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Retail Traders Cool on Cryptocurrency

  • Retail flows fall off as investors cool on cryptocurrencies like Bitcoin 
  • Institutional interest should help to pick up some of the slack and hopefully act as a more measured force, reducing volatility in Bitcoin 

Bitcoin’s relentless rally started to stutter this week as the benchmark cryptocurrency fell to as low as US$50,000 before recovering to around US$52,000 on bargain hunting.

Now on its fifth consecutive day of losses, the longest since last December, there is growing speculation that the latest round of fiscal stimulus checks will be spent in the real economy and not on digital goods.

Unlike the previous round of stimulus checks, when the coronavirus pandemic still kept everyone mostly confined to their homes, lifting movement restrictions and a reopening of the U.S. economy has some analysts now speculating that the bulk of spending will be on physical goods and services.

Bullish call option activity (the right to buy a security at a predetermined price) has slipped and interest in pandemic trades such as ARK Innovative ETF (-0.31%) and GameStop (+52.69%) has waned.

A geeral rotation into value stocks, including airlines, cruise operators and financials may also be accelerating the downward trend for Bitcoin.

Yet if nothing else, the most recent decline is relatively mild by Bitcoin’s standards at least – in the past decade, Bitcoin has experienced four crashes of over 80% and 16 crashes over 30%, and intraday swings of 20% are common for the nascent asset class.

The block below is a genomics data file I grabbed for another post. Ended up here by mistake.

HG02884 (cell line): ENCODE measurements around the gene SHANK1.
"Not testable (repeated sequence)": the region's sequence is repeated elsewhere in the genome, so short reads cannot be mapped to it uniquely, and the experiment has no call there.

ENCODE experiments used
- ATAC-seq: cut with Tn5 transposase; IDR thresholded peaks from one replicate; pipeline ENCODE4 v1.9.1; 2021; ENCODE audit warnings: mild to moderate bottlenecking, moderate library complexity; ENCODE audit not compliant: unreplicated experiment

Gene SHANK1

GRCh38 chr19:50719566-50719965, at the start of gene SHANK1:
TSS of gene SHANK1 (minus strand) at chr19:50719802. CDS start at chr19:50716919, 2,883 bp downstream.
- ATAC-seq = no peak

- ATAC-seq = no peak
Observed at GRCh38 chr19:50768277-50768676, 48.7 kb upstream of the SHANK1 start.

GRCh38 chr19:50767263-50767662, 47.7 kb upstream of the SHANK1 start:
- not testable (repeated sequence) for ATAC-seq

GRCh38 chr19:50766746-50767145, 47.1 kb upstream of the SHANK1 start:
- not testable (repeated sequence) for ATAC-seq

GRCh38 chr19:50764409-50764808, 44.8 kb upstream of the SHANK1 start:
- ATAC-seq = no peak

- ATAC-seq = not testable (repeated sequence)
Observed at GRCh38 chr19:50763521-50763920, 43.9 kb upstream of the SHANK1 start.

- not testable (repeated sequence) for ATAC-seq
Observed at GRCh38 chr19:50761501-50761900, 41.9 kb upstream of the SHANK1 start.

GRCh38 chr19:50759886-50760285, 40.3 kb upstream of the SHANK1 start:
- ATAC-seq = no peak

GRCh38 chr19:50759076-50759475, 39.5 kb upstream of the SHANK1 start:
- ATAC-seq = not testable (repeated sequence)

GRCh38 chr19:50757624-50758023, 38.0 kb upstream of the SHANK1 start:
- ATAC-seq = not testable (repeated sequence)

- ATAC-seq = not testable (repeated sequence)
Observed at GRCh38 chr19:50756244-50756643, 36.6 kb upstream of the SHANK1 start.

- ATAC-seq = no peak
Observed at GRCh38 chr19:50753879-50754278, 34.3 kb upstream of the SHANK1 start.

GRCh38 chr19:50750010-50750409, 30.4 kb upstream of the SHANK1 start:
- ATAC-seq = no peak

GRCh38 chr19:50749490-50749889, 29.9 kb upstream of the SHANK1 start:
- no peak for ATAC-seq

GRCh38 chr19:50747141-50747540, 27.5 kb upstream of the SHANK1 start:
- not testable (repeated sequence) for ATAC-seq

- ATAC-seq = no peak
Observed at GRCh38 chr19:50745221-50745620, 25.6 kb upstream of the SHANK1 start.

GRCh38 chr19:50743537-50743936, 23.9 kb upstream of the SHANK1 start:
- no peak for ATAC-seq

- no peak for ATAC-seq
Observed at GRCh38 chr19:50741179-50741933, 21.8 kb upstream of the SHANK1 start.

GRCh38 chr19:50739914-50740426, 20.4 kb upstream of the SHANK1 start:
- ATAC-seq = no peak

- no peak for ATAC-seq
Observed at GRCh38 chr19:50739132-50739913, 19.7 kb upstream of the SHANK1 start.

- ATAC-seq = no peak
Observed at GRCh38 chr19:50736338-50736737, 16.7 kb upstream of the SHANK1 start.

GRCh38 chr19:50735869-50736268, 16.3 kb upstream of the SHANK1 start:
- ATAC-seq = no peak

But recent day closes below certain key levels of price support may spook some momentum traders.

Regardless, Bitcoin still remains some 700% higher over the past year, and spiked briefly midweek as Elon Musk, CEO of Tesla (+1.61%) tweeted that the electric vehicle maker would now be accepting Bitcoin for payment.

But where retail investors are losing interest in the speculative trade in Bitcoin, institutional investors are just getting started.

Earlier this week, Goldman Sachs (+0.58%) revealed a structured product that included a mandate for allocation into Bitcoin derivative products, but not the underlying asset itself. And Fidelity Investments, the US$4.9 trillion asset manager has filed for an ETF this week as well with the U.S. Securities and Exchange Commission.

Longer term, if Bitcoin is to settle into an established asset class, lower levels of volatility would be helpful to its role in a portfolio and perhaps the rise of institutional investment just as retail investor retreat might be welcome.

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© Copyright of Novum Global Consultancy Pte Ltd {2020, 2021}. All rights reserved.

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